October 30, 2017
By John Wells, Director of Strategic Development

Our health and safety team has been off to a busy start this semester.  Natural disasters, terrorism, and political disruptions and protests already this semester have required communicating to students, parents and advisors. Has our 24 hour news cycle and ability to know with the buzz of our phones that something has happened made study abroad more difficult?  From the perspective of an institution operating programs overseas I would answer unequivocally yes.  The number of hours spent crafting carefully worded statements that present a balanced and accurate response, the staff time setting up systems that allow students to efficiently check-in when an event takes place somewhere they are studying or where they may be traveling, and the time we spend discussing when we should do any of these things takes away from our ability to support student learning and wellness. 

I would like to use the recent vote in Catalonia as one example of this, but I could also write about terrorist attacks in London or Hurricane Irma in Cuba.  Catalonian independence is not a new movement, tracing its history back almost 80 years and the outcome of the unofficial referendum on independence was not a surprise to most political observers.  Dr Jaume Gelabert, our Director in Barcelona provides an interesting insight from the perspective of a Catalonian who is witnessing events first-hand in his blog.  My most important take-away from Jaume’s blog was that this was a great teachable moment where we could engage students in a thoughtful dialogue more than it was a threat in any way to their safety or the program.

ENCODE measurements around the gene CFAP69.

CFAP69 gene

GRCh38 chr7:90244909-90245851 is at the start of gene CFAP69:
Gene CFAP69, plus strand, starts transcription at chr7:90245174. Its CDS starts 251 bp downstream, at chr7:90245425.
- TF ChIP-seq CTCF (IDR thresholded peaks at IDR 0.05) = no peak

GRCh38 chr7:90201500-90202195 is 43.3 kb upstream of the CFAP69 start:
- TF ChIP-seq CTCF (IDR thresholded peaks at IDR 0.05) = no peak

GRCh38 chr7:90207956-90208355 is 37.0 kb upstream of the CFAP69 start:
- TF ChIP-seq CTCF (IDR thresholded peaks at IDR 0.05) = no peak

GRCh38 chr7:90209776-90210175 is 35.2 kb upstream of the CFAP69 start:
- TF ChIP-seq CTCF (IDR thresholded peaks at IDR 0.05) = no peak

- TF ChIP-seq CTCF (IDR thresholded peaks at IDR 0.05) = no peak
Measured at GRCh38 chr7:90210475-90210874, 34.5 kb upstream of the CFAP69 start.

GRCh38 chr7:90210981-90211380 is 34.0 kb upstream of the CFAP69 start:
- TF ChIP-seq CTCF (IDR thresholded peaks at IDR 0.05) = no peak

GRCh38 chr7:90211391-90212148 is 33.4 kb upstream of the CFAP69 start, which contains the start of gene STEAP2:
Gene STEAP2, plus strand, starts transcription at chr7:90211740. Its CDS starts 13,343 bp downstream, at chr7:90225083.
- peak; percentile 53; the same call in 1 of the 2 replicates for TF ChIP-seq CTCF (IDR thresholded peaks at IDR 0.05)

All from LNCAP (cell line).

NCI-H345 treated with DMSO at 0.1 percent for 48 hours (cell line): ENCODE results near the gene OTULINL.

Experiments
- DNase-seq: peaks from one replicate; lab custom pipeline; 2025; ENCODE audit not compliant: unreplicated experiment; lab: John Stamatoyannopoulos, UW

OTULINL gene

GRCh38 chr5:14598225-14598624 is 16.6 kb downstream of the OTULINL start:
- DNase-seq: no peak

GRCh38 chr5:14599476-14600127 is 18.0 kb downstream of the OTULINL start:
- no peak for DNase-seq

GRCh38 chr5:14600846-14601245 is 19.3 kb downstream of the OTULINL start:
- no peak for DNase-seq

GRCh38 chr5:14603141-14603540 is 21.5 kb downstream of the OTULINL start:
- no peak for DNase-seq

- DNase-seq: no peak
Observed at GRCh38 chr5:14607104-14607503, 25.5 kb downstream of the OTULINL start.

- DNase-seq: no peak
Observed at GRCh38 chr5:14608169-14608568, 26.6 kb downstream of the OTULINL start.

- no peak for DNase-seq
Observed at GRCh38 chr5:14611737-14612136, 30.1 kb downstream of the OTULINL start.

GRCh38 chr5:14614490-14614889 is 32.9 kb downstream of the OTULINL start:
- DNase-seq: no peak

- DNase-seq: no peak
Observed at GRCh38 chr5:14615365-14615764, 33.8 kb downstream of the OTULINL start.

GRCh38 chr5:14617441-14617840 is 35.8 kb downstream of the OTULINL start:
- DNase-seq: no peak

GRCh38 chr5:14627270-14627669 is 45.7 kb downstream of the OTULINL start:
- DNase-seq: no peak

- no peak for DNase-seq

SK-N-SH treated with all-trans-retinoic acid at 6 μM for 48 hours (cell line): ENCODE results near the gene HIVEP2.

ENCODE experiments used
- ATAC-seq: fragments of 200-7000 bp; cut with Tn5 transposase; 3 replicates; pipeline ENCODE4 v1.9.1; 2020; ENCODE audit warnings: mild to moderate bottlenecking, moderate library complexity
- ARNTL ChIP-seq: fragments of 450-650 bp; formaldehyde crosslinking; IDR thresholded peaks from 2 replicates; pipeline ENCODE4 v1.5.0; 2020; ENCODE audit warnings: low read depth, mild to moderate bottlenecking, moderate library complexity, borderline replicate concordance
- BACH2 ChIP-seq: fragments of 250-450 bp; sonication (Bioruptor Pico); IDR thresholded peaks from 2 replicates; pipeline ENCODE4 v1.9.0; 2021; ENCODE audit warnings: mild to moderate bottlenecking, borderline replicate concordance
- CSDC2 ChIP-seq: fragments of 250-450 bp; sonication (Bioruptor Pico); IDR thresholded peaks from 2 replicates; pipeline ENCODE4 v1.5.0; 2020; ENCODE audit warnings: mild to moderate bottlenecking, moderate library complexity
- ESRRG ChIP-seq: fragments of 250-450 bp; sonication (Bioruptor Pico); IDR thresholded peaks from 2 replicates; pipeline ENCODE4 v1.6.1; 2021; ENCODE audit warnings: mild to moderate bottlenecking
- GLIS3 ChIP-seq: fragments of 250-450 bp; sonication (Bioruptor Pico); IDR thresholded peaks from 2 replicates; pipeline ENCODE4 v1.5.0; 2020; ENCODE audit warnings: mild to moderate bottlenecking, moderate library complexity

Jaume held a special lecture for the students to put the events into context and he appreciated the students’ enthusiasm for wanting to understand at a much deeper level.  Aren’t understanding those nuances the reason we are sending students abroad?  Would it be better for us, as educators, to spend more time on that and less time tracking down students and notifying parents and advisors that everyone is safe?  I’m aging myself here, but I remember studying in Germany and how keen I was to discuss the Berlin Wall and the divide between East and West and whether Germans ever thought in their lifetime they would be reunified.  The resounding sentiment was no it wouldn’t happen in anyone’s lifetime, but two years later it did happen.  I only wish I had studied abroad while the wall was falling so I could have had those conversations then.  As educators, have we lost our emphasis on encouraging dialogue and do we need to find a way to shift our focus back to encouraging student exploration and reflection?